|Tourmalike on clearance: pretty, but not a gemstone|
Ebay is flooded with these pieces, and sadly it's found on etsy as well. The Thai jeweler that is selling these same items as found on ebay has a couple of negatives from buyers who've had their rings looked at by a jeweler and gave the appropriate negative feedback. Two out of 100+ feedback comments from buyers. SAD. Still, people choose to ignore the negative comments and still insist they are giving someone the most spectacular "sapphire" ring, or whatever.
We're talking about HUGE carat weight stones, like a 16-carat Aquamarine, set in sterling with "topaz" accents for like $100. Same ring on ebay for $24.99 or LESS. Obviously these aren't real gems----yet people are always quick to snap up a "deal" which is why ebay is so successful: the "garage sale" mentality.
Sometimes, on etsy, a seller will "wise-up" and offer fake gemstones at VERY high prices which they think will fool consumers into thinking, "Well, the price is so high it must be real!" Unfortunately, it's not always true.
There is a U.S. seller on etsy who I won't call out here (but if you ask me, I'll tell you privately!) who is offering a supposed Alexandrite for TENS OF THOUSANDS of dollars---which even at that, is a "reduced price"!! It's supposed to be an Alexandrite, in a very large carat weight (like over 15+ carats!) set in sterling silver (not even gold? Platinum?) that changes from "gold to neon green" and is a "once in a lifetime" find!!
Well, first of all, real Alexandrite isn't even found in sizes that large. It is also considered THE most expensive gemstone in the world. But that's beside the point---Alexandrite isn't that color AT ALL! Alexandrite MUST be purple/red/emerald green depending on the light source. Never "gold to neon green". Even *created* alexandrite changes color from purple/red/green. Over 99% of all alexandrite today is created. IF there ever were a large natural Alexandrite that is as large as 15 or 16 carats, it would be in a museum or in the crown jewels of a monarchy somewhere. It would be worth millions of dollars.
So what exactly is this seller offering? I'm pretty sure I know now. It's not any sort of chrysoberyl (which is the gemstone family that Alexandrite is a member of). It's FUSED GLASS. And it's found on that website, and costs....$12 for 100 carats!! Here's a picture of their rough:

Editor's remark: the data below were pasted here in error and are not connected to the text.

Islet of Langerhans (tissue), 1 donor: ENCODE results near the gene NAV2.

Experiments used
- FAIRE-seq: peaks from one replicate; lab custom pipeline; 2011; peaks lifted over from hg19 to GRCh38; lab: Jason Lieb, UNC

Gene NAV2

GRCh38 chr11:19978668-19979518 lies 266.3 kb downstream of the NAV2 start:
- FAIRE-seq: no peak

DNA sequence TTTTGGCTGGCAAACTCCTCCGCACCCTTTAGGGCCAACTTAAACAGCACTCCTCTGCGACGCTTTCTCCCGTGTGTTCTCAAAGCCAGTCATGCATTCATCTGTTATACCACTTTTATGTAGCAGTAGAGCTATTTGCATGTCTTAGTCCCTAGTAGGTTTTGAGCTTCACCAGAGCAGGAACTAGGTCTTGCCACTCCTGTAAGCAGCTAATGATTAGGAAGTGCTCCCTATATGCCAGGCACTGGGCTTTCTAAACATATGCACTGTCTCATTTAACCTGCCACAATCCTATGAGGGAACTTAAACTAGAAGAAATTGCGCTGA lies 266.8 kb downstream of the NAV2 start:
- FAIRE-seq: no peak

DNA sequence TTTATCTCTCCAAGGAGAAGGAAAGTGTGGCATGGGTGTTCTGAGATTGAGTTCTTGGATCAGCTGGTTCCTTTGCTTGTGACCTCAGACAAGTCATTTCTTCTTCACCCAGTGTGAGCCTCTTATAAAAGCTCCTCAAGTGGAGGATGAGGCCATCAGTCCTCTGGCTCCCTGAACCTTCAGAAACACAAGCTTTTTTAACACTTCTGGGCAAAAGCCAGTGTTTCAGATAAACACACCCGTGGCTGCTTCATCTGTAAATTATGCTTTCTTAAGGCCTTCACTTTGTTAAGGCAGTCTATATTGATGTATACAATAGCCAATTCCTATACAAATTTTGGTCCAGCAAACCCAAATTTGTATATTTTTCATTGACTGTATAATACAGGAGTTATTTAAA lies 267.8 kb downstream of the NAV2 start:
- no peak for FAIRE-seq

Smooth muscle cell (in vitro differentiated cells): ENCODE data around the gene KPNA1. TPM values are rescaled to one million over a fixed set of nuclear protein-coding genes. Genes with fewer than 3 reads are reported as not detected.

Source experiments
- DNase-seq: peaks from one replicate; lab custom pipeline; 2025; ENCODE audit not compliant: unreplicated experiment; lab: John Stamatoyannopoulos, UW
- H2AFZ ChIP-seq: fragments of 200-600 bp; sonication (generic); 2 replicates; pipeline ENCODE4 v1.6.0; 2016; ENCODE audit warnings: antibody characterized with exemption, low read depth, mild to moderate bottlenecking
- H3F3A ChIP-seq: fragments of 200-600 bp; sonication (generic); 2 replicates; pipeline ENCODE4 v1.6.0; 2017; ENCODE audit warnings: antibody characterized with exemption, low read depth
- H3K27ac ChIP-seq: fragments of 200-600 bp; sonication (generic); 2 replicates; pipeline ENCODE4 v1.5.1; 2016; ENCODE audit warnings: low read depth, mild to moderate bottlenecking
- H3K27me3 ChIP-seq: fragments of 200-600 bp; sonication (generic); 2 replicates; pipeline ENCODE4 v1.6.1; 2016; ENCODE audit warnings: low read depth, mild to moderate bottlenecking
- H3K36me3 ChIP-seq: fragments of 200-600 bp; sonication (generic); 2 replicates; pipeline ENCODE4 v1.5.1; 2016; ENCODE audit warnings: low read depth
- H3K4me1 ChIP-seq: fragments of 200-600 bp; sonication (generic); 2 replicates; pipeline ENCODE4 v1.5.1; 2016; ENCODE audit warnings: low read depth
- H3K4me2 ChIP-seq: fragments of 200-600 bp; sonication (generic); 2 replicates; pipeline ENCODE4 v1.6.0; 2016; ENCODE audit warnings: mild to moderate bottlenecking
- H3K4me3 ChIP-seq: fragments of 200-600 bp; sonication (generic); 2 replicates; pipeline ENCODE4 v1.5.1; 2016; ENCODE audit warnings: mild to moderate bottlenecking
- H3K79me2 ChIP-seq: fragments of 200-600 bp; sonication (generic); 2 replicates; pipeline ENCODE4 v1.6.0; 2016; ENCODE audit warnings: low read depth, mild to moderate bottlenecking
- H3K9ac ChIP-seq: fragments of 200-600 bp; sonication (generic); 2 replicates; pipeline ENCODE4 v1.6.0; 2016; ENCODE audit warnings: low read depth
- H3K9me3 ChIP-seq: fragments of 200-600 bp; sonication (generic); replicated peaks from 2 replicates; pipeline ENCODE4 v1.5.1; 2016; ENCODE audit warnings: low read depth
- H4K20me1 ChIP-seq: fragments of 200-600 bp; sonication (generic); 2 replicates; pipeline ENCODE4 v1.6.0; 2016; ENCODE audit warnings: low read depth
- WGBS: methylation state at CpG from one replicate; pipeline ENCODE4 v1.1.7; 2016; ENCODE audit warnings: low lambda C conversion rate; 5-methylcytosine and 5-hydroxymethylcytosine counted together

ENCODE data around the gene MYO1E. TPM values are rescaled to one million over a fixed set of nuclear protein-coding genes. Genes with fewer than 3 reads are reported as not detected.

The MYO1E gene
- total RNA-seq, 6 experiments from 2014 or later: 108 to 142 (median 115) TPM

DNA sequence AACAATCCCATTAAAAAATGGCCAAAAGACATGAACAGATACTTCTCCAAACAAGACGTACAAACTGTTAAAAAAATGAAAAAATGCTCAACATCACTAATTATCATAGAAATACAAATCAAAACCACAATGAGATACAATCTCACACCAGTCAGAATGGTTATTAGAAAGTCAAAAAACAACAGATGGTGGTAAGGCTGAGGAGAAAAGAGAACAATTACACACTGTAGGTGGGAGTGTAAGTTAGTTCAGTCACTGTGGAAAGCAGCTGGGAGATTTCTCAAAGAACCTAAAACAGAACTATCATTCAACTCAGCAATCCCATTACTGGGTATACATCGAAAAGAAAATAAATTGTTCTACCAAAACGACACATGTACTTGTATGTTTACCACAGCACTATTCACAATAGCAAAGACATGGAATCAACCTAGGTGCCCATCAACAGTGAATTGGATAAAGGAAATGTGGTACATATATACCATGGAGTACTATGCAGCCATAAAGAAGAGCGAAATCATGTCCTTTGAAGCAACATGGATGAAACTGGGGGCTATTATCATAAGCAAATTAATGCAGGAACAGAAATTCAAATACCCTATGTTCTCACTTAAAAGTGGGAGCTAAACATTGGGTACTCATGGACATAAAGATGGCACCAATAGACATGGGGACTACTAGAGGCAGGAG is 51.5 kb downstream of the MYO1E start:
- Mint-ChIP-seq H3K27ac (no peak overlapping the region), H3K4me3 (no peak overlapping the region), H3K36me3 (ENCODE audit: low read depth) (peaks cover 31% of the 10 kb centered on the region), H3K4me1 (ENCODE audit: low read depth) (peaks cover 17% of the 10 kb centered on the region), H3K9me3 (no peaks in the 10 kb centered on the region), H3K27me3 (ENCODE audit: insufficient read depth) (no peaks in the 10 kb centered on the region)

That same etsy seller is also offering a few other pieces of this "tourmalike" as Alexandrite at ridiculous prices, although less than five digits.
I mean, hey, tourmalike is pretty! It would make a spectacular piece of jewelry! I would venture to say that a tourmalike ring set in sterling might be worth between $50-$100. It's VERY pretty and unusual and if it's beautifully cut/faceted and set in sterling, it would definitely make a nice piece of jewelry.
BUT IT'S NOT ALEXANDRITE! And not worth anywhere NEAR $25,000. Not $2500. Not even $250.
I happened to see another item of theirs---a "jade" bangle---that they claim is mid-century because of the "wear" on it. It's amazing the stories they come up with!! (Like, if it's "originally from Beverly Hills" it must be real, right? haha) Okay, first off, it's NOT jade at all as anyone can see, and it's badly carved like someone with an out-of-control Dremel did it. Second, jade is extremely hard and doesn't just "wear down"!!! Their "jade" is probably dyed quartzite (it does look crystalline) or saussurite (a feldspar mineral) but it's NOT jade, not worth thousands like they're trying to get. SO much jade everywhere is fake---HERE is a great website for identifying fakes, one of many many such websites. My advice: buy jade in person if you are looking for an investment piece, and get it certified. Do NOT buy jade online, unless you don't care if it's fake and just like it. (In which case, I'd spend under $100 for it.)
If you figure out who the seller is, do yourself a favor and google the shop's owner's name---you'll find their Linkedin page. Same picture. But their occupation... ???? Not anywhere close to a "jeweler" or "gemologist" or whatever else they claim. Remember, you never know WHO is behind the computer (buyers OR sellers). (I recently had to deal with someone who was totally UNHINGED, so you never know who you're dealing with.) Not everyone who sells jewelry is a trained gemologist (I'm certainly NOT!) and that's okay, but if you claim to be...well that's another story.